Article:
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Only a few disagree that the global economy will mutate in a post-Covid-19 era. Lessons learned from the Trillions of Dollars in realized losses, missed opportunities and government subsidies to support communities will not go unnoticed. The G20 governments have already pledged a USD 5 Trillion stimulus package and according to the United Nations, the global economy is inclined to shrink by a minimum of 1% by year-end instead of growing by 2.5%, which is a reversal from previous projections.

However, before exploring the potential future direction of the world economy, it’s key to understand one of the key pitfalls of Globalization: risk concentration.

In pursuit of lower costs and higher operational efficiency, firms from around the world depended almost exclusively on Chinese chains of supply with quasi-disregard for non-financial measures of success like autonomy, sovereignty, and localized economic welfare. Corporations looked at each other to know what to do, which led decision-makers to concentrate risks around China while making little use of uncertainty, risk and vulnerability assessments. The Covid-19 pandemic super accelerated and much condensed what would have been an eventual but inescapable outcome. We estimate that the economic costs of the epidemic over the next five years will most likely offset the entire savings of USD 25 Trillion businesses have accumulated since the fall of the Soviet Union a decade ago.

Staying away from generalization; but as individuals, we often look for immediate gratification and material gains, ignoring the consequences of our choices and their far-reaching implications. We also tend to forget that people have the most bearing on events and the choices that make things happen drive the results. Looking beyond the simplistic financial factors, the changes in the international economic model will be driven by non-financial factors and yardsticks by which countries can navigate.

And, in such world, governments and businesses will ensure they maintain their sovereignties and control over their national resources and capabilities, and on mitigating the temptations of foreign opportunities to safeguard the independence of their decision-making and economic, social and health welfares.

A move to a highly digitized world is a near certainty. Calls are already painting A.I. and digitization as the “solution to all of our problems”.

While the benefits of digitization are welcome and undeniable, human beings are famous for our extremely short-term memories and myopic views and perceptions. Our current, recent and distant history is full of case studies of existential miscalculations, misconceptions, and over-hyped fads and trends. In a post-Covid-19 world, we must avoid the traps of short-term planning and side-step going from one risk concentration to another. In other words, we ought to avoid going from sheer Globalization to ruthless Digitization. In the past, Globalization introduced us to the merits of integration while Digitization is honing our technologies. We ought to consider both as means-to-an-end (Variables) instead of end-goals.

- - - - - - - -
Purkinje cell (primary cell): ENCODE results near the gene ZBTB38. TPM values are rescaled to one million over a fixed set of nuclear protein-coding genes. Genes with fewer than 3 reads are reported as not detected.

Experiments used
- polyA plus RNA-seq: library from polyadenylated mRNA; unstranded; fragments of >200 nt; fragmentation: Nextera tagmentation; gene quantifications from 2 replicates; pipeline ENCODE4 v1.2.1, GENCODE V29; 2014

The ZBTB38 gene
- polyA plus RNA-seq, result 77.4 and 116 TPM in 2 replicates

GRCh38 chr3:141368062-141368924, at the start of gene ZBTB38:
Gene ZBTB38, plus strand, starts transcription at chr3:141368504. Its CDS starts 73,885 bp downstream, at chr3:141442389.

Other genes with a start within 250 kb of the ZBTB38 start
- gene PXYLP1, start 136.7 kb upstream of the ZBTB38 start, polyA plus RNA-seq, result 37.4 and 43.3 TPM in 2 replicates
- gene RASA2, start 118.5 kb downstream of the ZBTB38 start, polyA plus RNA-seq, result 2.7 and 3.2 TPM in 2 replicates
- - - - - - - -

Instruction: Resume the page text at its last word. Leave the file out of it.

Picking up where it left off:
We are cautioned to keep our eyes on a constant that matters: human welfare. Digitization may very likely accentuate individualism and the lack of leadership on every level imaginable where every person, community and country turned to safeguard its private interests more than we ever did before. Technology should be a complement to real life and not a substitute, and Big Tech must be reined in order not to concentrate more power in their hands.

Case in point: it makes sense for “distance working” to gather steam, but this evolution in business practices may be used as a precursor or an accelerator that extends to more speculative and dramatically disruptive aspects such as predictive medicine, block-chain currencies, privacy intrusions, and data security breaches, social distancing, extremist content (prejudice, hate, and disinformation), technology addictions and mental health challenges to name only a few. Humans have a habit of using advances in technologies malevolently instead of serving the public good.

To further illustrate the point, we must hone distance working as a contingency plan (just like we do when we simulate fire drills) instead of using it as a permanent cost-saving measure.

An over-reaction to the pandemic and over-enthusiasm over digitization will almost certainly lead to a great polarization of wealth and socio-economic inequities and unrest on national and international levels with all the off-setting financial and non-financial consequences that those entail.

As we embark on our next evolutionary step with great expectations, let us commit to a measured and humane digital world that strikes the right balance between values and technology, quality of life and the ease of doing things.